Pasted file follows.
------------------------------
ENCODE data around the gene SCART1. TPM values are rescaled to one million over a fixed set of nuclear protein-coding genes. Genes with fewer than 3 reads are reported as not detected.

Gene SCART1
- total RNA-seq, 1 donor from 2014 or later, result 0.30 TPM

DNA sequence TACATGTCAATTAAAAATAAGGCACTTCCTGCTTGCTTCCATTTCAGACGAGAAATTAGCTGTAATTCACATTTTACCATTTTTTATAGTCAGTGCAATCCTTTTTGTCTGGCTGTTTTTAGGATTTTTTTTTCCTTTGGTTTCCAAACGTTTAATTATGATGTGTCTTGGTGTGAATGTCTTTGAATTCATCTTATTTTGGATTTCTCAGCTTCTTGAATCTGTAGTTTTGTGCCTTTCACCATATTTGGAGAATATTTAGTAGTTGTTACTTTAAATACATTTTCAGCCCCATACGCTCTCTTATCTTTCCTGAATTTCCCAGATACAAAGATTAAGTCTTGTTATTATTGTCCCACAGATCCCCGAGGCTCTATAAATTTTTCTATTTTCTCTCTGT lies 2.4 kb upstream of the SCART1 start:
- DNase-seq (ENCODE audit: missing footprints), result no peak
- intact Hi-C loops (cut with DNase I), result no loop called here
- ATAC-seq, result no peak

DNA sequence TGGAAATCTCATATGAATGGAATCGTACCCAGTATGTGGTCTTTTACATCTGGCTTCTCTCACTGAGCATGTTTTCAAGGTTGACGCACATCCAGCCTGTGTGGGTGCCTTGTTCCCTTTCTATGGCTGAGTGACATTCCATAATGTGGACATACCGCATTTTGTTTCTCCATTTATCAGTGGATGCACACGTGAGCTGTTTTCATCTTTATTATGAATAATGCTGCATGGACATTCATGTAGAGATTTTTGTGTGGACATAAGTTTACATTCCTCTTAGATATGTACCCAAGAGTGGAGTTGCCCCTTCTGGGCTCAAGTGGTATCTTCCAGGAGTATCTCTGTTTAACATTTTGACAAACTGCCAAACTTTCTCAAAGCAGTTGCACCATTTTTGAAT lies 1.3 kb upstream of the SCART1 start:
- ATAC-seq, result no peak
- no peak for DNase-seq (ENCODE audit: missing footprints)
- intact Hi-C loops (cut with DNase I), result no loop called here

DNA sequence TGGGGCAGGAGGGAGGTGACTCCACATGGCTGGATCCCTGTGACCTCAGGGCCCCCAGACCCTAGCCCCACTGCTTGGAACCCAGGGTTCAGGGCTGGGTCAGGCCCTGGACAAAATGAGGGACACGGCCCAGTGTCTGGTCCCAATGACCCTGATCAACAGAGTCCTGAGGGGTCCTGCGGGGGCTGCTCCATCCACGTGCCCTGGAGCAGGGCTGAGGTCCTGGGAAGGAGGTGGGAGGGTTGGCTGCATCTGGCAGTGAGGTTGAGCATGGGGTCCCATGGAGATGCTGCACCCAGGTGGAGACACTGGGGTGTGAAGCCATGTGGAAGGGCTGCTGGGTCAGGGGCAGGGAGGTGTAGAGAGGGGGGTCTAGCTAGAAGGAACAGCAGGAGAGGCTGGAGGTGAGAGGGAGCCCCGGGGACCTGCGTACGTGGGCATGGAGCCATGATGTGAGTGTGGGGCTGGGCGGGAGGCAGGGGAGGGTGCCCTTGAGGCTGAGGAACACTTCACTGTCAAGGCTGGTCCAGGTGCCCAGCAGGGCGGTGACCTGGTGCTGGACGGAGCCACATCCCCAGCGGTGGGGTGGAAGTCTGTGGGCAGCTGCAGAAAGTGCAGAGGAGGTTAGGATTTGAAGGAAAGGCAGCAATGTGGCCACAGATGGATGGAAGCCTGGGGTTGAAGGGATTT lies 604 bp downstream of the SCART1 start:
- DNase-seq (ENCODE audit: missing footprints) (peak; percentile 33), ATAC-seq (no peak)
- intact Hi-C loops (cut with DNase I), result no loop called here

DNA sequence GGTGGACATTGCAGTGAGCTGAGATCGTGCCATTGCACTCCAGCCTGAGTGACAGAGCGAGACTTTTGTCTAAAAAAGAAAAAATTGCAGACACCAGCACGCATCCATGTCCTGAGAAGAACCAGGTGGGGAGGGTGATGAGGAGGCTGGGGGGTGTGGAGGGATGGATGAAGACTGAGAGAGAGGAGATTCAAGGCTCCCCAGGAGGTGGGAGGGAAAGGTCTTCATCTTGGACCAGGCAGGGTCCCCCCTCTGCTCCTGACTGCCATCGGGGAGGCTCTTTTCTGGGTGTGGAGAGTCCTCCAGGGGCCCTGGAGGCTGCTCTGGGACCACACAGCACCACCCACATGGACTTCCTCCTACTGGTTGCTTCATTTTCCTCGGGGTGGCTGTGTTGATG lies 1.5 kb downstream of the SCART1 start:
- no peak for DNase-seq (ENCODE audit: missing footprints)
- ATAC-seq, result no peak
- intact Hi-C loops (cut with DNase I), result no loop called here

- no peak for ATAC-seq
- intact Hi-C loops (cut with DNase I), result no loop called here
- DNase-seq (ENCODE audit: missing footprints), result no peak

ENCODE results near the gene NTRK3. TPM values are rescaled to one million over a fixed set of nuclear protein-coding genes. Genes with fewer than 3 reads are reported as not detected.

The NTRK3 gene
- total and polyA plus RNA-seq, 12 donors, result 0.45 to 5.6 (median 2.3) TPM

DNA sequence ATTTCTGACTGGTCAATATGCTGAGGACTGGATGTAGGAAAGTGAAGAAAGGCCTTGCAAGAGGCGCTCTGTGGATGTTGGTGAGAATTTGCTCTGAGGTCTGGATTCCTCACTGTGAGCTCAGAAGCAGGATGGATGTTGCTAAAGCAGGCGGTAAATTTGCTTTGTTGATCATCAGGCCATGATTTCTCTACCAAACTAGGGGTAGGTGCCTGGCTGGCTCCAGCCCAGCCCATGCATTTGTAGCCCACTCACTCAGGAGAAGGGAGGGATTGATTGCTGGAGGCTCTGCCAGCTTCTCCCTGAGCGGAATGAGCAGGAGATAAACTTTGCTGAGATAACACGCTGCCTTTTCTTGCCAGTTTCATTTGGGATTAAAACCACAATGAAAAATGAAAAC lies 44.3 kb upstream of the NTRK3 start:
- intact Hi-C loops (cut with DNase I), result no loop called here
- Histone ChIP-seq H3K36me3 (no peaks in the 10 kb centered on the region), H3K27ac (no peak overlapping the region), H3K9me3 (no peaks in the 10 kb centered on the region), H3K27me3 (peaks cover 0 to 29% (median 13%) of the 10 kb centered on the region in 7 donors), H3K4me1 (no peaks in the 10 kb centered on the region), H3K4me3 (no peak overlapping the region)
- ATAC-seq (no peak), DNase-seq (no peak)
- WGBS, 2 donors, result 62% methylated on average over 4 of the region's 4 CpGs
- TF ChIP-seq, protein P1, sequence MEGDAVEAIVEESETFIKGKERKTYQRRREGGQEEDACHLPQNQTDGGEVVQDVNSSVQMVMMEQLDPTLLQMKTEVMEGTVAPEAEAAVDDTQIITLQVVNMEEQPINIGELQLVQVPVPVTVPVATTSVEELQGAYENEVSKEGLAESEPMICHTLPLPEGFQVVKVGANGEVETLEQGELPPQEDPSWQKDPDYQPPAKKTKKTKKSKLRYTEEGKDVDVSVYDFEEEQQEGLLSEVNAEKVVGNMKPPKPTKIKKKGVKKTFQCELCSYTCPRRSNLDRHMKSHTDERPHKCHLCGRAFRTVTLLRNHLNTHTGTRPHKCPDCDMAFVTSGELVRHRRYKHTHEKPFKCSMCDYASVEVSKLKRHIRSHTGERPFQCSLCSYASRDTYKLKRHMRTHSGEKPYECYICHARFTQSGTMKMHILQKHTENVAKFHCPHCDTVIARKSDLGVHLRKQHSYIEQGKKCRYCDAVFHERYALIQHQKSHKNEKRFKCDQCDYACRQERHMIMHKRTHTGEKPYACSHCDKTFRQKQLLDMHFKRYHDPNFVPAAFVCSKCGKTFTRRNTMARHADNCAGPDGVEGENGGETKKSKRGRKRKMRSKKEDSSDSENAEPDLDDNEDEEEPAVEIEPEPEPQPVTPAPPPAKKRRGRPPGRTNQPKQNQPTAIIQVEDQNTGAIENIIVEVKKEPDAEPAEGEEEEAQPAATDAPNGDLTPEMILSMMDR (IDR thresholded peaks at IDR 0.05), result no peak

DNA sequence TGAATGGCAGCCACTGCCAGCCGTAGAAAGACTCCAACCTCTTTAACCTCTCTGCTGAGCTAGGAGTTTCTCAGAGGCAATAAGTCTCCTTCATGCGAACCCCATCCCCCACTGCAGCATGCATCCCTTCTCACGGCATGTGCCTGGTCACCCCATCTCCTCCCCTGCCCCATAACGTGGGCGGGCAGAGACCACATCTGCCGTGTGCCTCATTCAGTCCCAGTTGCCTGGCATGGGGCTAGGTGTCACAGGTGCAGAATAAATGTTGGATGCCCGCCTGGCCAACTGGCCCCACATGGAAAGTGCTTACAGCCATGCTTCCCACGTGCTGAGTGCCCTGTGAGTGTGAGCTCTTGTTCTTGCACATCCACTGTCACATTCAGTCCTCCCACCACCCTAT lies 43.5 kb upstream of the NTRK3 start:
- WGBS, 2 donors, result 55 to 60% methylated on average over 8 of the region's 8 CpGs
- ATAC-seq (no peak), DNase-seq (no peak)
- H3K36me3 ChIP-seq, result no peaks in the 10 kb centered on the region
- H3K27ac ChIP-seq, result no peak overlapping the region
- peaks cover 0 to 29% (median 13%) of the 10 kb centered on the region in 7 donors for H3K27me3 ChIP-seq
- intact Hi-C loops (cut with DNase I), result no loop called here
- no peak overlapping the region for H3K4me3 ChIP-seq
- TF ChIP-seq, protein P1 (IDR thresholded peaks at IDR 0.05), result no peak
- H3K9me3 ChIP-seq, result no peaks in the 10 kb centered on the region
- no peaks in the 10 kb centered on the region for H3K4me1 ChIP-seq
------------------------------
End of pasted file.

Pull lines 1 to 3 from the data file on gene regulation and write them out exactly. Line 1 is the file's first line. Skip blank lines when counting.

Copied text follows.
ENCODE data around the gene SCART1. TPM values are rescaled to one million over a fixed set of nuclear protein-coding genes. Genes with fewer than 3 reads are reported as not detected.

Gene SCART1
- total RNA-seq, 1 donor from 2014 or later, result 0.30 TPM